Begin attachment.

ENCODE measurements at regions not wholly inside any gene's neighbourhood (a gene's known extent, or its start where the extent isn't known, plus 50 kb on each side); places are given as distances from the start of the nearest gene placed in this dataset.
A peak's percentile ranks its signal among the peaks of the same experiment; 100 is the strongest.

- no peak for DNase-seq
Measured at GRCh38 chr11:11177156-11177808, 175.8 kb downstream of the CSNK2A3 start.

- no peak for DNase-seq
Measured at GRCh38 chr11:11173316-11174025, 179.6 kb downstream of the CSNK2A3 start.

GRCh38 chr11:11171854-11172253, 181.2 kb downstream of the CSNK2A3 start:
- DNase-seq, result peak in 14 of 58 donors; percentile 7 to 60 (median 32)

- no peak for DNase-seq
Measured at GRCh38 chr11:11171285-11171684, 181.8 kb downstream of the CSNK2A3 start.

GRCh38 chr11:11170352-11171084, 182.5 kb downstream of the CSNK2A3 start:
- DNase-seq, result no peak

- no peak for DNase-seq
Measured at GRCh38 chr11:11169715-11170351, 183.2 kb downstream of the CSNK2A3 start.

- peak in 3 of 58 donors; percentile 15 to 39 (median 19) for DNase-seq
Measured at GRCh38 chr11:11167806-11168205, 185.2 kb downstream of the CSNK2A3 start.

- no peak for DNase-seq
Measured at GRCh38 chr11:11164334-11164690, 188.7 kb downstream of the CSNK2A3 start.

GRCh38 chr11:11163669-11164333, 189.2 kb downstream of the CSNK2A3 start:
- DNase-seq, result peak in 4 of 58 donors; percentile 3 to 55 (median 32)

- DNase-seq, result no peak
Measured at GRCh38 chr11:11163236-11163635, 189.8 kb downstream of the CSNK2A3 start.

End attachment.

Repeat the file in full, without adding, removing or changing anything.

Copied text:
ENCODE measurements at regions not wholly inside any gene's neighbourhood (a gene's known extent, or its start where the extent isn't known, plus 50 kb on each side); places are given as distances from the start of the nearest gene placed in this dataset.
A peak's percentile ranks its signal among the peaks of the same experiment; 100 is the strongest.

- no peak for DNase-seq
Measured at GRCh38 chr11:11177156-11177808, 175.8 kb downstream of the CSNK2A3 start.

- no peak for DNase-seq
Measured at GRCh38 chr11:11173316-11174025, 179.6 kb downstream of the CSNK2A3 start.

GRCh38 chr11:11171854-11172253, 181.2 kb downstream of the CSNK2A3 start:
- DNase-seq, result peak in 14 of 58 donors; percentile 7 to 60 (median 32)

- no peak for DNase-seq
Measured at GRCh38 chr11:11171285-11171684, 181.8 kb downstream of the CSNK2A3 start.

GRCh38 chr11:11170352-11171084, 182.5 kb downstream of the CSNK2A3 start:
- DNase-seq, result no peak

- no peak for DNase-seq
Measured at GRCh38 chr11:11169715-11170351, 183.2 kb downstream of the CSNK2A3 start.

- peak in 3 of 58 donors; percentile 15 to 39 (median 19) for DNase-seq
Measured at GRCh38 chr11:11167806-11168205, 185.2 kb downstream of the CSNK2A3 start.

- no peak for DNase-seq
Measured at GRCh38 chr11:11164334-11164690, 188.7 kb downstream of the CSNK2A3 start.

GRCh38 chr11:11163669-11164333, 189.2 kb downstream of the CSNK2A3 start:
- DNase-seq, result peak in 4 of 58 donors; percentile 3 to 55 (median 32)

- DNase-seq, result no peak
Measured at GRCh38 chr11:11163236-11163635, 189.8 kb downstream of the CSNK2A3 start.